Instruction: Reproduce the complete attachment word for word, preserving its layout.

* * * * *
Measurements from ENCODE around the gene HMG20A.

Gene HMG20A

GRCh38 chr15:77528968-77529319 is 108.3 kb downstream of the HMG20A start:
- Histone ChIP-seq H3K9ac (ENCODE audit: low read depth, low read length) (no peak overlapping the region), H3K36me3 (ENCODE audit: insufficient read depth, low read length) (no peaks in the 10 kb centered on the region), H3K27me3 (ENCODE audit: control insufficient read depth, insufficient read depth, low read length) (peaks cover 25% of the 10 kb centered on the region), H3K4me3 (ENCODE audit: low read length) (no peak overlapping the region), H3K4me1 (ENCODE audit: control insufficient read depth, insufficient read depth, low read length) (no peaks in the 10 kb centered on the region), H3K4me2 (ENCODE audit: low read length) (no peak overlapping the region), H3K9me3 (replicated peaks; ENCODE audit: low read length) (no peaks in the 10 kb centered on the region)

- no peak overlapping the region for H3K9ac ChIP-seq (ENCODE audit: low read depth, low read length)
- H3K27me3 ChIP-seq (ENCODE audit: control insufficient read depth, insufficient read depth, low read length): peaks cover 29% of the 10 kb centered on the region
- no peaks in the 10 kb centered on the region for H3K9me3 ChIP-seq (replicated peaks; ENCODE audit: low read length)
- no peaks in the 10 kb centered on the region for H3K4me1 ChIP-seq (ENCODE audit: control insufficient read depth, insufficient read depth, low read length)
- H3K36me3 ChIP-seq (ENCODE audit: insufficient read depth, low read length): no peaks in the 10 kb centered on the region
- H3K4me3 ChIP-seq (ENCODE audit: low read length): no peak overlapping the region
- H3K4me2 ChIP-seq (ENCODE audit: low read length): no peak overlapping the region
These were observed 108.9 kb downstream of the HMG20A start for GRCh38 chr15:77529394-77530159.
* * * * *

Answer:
Measurements from ENCODE around the gene HMG20A.

Gene HMG20A

GRCh38 chr15:77528968-77529319 is 108.3 kb downstream of the HMG20A start:
- Histone ChIP-seq H3K9ac (ENCODE audit: low read depth, low read length) (no peak overlapping the region), H3K36me3 (ENCODE audit: insufficient read depth, low read length) (no peaks in the 10 kb centered on the region), H3K27me3 (ENCODE audit: control insufficient read depth, insufficient read depth, low read length) (peaks cover 25% of the 10 kb centered on the region), H3K4me3 (ENCODE audit: low read length) (no peak overlapping the region), H3K4me1 (ENCODE audit: control insufficient read depth, insufficient read depth, low read length) (no peaks in the 10 kb centered on the region), H3K4me2 (ENCODE audit: low read length) (no peak overlapping the region), H3K9me3 (replicated peaks; ENCODE audit: low read length) (no peaks in the 10 kb centered on the region)

- no peak overlapping the region for H3K9ac ChIP-seq (ENCODE audit: low read depth, low read length)
- H3K27me3 ChIP-seq (ENCODE audit: control insufficient read depth, insufficient read depth, low read length): peaks cover 29% of the 10 kb centered on the region
- no peaks in the 10 kb centered on the region for H3K9me3 ChIP-seq (replicated peaks; ENCODE audit: low read length)
- no peaks in the 10 kb centered on the region for H3K4me1 ChIP-seq (ENCODE audit: control insufficient read depth, insufficient read depth, low read length)
- H3K36me3 ChIP-seq (ENCODE audit: insufficient read depth, low read length): no peaks in the 10 kb centered on the region
- H3K4me3 ChIP-seq (ENCODE audit: low read length): no peak overlapping the region
- H3K4me2 ChIP-seq (ENCODE audit: low read length): no peak overlapping the region
These were observed 108.9 kb downstream of the HMG20A start for GRCh38 chr15:77529394-77530159.